A Republican member of the Wisconsin Elections Commission on Dec. 1 called for the Democratic chairperson’s resignation over her confirmation of the state’s election results.
Commissioner Dean Knudson called for chair Ann Jacobs to resign after Jacobs verified that Democrat presidential nominee Joe Biden had won in Wisconsin by about 20,700 votes, arguing that she should have waited to act because pending lawsuits by President Donald Trump’s reelection campaign may reverse the outcome.
“I believe that I’ve lost all confidence in you as the chair,” Knudson said during the Dec. 1 meeting. “I can’t see that we can go forward as a group. I don’t think you realize even at this moment how much you have destroyed the bipartisan nature of what has gone on.”
Knudson and the two other Republican members failed to block the meeting from moving forward, as the majority of the commission voted to continue the meeting with its agenda, which included accepting the initial results of an audit of the state’s voting machines. The post-election audit, which is required by state law, is done by cross-checking a randomly selected 5 percent of voting machines across the state with a hand counting of paper ballots.
Knudson criticized Jacobs for accepting the results before commissioners had more information about the audit on the Dominion brand voting machines used in the presidential election. Last month, Trump claimed that those devices deleted hundreds of thousands of votes for him and switched many more to Joe Biden.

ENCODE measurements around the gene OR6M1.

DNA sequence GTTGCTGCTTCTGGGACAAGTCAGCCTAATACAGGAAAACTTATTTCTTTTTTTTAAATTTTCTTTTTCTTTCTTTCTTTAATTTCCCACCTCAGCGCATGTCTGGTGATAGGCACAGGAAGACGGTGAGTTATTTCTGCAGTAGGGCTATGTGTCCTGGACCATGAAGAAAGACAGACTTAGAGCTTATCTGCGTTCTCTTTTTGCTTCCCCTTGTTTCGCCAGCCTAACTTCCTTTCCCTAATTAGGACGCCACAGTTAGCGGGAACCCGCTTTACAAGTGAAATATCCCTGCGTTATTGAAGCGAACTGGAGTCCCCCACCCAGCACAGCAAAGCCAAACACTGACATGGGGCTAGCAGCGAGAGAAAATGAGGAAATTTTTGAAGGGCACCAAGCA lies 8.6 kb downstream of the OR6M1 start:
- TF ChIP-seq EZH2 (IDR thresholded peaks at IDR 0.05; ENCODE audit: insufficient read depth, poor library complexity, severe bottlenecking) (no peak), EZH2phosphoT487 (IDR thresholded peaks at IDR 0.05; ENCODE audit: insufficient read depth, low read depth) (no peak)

“I am in a position to look at the claims of fraud in Wisconsin, and I have yet to see a credible claim of fraudulent activity in this election,” said Knudson, who nevertheless wanted to wait until the lawsuits were resolved.
Jacobs promptly defended her actions, calling Knudson’s comments “misinformed.”
“Number one, I am not withdrawing this chair. Number two, what I did was not illegal. You are misinformed about what took place and absolutely incorrect,” said Jacobs.
Earlier this week, the Trump campaign filed a lawsuit at the state Supreme Court seeking to invalidate hundreds of thousands of ballots, including some 221,000 absentee ballots cast in Dane and Milwaukee counties, the state’s two major Democratic strongholds. Both counties have completed recounts last month requested and paid for by the Trump campaign.
The new lawsuit doesn’t claim fraud, but argues that election officials violated state laws when issuing absentee ballots.
“The remedy for these violations is expressly dictated by statute,” the complaint reads. “Ballots issued, accepted, and/or counted in violation of the specific provisions at issue in this case cannot be included in the certified results of the 2020 presidential election.”